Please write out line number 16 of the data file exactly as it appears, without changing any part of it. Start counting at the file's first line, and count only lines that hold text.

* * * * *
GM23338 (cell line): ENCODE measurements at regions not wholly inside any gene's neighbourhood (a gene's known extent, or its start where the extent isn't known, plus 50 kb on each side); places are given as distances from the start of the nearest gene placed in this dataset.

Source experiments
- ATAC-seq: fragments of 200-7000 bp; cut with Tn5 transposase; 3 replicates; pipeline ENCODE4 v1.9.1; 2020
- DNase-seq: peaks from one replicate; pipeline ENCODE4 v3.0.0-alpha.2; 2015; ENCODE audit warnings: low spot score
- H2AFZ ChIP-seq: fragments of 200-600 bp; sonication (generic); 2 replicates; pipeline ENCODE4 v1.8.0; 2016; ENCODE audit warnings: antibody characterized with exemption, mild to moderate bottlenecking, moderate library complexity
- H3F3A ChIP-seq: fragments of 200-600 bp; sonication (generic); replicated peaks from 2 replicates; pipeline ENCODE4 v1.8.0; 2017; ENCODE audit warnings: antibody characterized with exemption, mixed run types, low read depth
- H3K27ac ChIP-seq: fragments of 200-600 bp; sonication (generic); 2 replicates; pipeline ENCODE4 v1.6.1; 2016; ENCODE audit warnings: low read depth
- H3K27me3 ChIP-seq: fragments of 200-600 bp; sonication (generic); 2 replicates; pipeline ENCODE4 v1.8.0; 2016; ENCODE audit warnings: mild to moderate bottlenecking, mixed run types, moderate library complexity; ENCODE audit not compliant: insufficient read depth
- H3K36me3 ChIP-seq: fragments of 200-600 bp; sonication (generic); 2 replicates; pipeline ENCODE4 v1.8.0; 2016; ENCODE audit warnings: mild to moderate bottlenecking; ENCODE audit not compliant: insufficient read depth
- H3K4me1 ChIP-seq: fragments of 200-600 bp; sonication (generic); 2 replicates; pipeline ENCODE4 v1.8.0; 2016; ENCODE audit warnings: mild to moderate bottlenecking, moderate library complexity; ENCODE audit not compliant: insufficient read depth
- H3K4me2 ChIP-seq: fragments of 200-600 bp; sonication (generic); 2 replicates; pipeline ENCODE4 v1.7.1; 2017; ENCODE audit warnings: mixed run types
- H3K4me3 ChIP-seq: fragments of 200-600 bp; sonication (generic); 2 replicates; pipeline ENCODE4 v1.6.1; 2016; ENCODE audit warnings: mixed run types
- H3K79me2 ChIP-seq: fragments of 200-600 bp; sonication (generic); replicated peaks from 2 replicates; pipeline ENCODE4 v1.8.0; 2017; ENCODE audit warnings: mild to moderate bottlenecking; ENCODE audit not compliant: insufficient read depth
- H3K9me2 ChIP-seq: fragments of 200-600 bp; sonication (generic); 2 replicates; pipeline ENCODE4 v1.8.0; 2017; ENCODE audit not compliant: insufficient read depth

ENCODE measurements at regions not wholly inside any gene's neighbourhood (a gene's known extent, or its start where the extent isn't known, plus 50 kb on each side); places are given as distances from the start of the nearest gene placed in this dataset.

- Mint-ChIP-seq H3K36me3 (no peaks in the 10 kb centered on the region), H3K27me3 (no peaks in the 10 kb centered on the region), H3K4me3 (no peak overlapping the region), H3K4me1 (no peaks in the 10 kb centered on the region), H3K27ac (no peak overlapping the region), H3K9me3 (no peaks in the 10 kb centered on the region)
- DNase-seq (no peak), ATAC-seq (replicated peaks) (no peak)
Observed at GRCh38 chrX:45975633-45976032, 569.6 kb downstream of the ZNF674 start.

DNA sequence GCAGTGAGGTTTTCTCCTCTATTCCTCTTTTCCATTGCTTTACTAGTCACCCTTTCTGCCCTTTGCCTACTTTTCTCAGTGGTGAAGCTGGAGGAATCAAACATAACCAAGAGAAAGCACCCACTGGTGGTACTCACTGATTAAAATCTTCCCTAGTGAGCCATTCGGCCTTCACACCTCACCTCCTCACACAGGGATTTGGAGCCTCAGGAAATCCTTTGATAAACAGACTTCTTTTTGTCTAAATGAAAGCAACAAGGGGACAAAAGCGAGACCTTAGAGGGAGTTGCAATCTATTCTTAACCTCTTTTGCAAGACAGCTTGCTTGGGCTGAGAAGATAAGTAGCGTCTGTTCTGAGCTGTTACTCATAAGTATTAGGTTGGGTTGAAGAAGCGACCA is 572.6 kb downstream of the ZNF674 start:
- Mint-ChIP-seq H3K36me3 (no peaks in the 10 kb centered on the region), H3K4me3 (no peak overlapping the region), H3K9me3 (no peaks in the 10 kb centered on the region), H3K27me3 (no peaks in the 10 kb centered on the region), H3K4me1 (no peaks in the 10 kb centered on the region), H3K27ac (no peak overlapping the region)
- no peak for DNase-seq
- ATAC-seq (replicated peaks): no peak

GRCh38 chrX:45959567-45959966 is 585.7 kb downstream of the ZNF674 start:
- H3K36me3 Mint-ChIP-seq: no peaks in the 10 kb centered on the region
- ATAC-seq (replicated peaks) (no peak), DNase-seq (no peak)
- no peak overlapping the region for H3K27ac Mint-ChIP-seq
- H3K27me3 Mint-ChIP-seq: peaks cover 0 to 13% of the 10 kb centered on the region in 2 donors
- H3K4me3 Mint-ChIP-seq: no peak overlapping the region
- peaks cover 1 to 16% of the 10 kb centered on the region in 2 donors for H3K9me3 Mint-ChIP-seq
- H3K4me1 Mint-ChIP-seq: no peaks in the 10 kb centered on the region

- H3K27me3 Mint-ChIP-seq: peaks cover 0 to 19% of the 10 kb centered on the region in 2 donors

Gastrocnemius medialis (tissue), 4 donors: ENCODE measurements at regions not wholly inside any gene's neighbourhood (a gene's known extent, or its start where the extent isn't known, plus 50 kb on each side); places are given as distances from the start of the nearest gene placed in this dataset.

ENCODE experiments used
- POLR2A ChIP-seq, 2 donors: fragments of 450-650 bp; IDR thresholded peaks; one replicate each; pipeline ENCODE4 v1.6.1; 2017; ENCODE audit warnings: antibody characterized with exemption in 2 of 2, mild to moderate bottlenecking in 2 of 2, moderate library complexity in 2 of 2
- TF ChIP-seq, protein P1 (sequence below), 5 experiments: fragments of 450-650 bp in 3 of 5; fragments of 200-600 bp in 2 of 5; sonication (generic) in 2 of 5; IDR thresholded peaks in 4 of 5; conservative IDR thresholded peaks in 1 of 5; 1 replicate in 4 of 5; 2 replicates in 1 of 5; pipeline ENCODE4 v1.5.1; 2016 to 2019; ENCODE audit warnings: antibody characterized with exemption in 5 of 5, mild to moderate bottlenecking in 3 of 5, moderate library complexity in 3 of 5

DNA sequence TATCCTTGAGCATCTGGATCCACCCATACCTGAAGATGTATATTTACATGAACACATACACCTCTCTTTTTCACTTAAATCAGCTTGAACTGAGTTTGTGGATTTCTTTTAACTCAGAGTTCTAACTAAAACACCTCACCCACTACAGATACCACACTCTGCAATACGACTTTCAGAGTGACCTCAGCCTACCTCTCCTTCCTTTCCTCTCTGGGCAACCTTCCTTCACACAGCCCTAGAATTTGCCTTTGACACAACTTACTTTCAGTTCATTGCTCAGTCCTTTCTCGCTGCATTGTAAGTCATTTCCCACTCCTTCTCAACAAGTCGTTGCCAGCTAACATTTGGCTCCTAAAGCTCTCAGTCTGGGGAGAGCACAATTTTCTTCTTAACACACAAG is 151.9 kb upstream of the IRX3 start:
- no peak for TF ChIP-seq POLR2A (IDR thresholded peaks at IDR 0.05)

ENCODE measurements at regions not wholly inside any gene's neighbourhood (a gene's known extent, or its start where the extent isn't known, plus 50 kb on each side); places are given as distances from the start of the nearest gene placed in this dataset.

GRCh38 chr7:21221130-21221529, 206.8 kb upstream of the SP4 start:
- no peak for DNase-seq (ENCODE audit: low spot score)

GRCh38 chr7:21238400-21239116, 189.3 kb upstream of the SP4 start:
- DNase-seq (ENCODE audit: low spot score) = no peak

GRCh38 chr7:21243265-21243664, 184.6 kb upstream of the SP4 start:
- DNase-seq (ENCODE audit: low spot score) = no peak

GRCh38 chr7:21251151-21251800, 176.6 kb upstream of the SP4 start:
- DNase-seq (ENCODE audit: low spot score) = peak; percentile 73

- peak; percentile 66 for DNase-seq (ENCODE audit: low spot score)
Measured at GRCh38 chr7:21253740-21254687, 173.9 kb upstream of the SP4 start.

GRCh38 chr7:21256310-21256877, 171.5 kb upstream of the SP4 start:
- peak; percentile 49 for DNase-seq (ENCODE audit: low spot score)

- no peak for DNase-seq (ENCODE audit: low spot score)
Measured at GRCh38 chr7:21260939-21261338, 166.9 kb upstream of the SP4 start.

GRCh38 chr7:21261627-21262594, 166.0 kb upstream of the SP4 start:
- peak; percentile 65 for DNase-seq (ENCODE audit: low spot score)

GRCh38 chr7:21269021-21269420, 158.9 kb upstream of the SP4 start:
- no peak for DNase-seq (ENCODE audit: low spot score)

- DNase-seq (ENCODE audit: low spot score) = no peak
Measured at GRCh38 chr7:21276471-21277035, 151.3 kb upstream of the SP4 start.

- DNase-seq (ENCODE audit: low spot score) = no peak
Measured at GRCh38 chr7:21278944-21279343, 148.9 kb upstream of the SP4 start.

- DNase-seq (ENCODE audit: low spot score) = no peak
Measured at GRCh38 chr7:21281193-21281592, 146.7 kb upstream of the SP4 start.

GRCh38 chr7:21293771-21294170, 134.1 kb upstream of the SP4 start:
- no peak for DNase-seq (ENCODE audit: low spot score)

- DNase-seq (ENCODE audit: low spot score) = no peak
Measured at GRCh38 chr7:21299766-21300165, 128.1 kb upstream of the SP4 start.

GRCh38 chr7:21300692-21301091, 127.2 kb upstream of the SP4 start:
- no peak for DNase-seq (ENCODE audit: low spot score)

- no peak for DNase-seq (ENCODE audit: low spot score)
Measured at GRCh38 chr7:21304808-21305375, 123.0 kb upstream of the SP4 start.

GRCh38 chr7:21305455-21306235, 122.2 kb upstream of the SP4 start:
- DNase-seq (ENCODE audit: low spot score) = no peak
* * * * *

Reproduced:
- Mint-ChIP-seq H3K36me3 (no peaks in the 10 kb centered on the region), H3K27me3 (no peaks in the 10 kb centered on the region), H3K4me3 (no peak overlapping the region), H3K4me1 (no peaks in the 10 kb centered on the region), H3K27ac (no peak overlapping the region), H3K9me3 (no peaks in the 10 kb centered on the region)